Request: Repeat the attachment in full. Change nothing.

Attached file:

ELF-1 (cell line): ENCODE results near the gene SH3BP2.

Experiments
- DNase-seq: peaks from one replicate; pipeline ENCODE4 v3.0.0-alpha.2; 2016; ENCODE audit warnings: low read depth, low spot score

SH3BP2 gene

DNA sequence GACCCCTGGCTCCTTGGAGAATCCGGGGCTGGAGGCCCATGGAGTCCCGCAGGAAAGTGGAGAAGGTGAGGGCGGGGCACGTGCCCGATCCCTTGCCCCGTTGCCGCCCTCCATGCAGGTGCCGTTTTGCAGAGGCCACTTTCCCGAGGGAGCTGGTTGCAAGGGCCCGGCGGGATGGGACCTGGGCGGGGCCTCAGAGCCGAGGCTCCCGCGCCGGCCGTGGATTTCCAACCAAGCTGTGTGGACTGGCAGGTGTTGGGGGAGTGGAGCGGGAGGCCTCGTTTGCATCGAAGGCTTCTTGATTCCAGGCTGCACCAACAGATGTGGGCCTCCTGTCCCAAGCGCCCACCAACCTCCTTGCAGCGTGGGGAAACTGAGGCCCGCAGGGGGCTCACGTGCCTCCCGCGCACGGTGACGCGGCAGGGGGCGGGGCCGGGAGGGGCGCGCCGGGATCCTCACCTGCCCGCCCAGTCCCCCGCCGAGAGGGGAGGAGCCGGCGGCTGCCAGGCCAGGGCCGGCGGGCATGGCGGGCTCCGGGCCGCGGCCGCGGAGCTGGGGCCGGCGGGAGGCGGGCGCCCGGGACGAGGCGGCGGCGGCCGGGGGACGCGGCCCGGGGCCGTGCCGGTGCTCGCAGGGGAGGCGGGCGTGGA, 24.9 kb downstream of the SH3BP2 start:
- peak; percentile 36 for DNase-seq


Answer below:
ELF-1 (cell line): ENCODE results near the gene SH3BP2.

Experiments
- DNase-seq: peaks from one replicate; pipeline ENCODE4 v3.0.0-alpha.2; 2016; ENCODE audit warnings: low read depth, low spot score

SH3BP2 gene

DNA sequence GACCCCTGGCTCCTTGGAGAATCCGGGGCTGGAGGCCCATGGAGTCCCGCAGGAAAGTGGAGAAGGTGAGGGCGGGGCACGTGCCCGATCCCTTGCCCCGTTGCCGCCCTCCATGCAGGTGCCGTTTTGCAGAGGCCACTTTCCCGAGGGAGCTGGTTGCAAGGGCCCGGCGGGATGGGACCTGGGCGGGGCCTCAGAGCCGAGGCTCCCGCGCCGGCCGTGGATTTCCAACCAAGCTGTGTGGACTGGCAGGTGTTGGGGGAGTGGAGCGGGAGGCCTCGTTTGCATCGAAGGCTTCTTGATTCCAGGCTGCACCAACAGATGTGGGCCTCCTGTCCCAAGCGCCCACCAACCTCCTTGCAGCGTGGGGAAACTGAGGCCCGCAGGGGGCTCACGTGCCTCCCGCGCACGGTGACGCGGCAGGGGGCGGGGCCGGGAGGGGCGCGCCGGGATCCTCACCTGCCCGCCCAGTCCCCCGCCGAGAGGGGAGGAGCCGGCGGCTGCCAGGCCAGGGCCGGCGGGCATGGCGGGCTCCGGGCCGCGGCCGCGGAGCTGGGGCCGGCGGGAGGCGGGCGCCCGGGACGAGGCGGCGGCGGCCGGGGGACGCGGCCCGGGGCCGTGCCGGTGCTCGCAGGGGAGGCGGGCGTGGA, 24.9 kb downstream of the SH3BP2 start:
- peak; percentile 36 for DNase-seq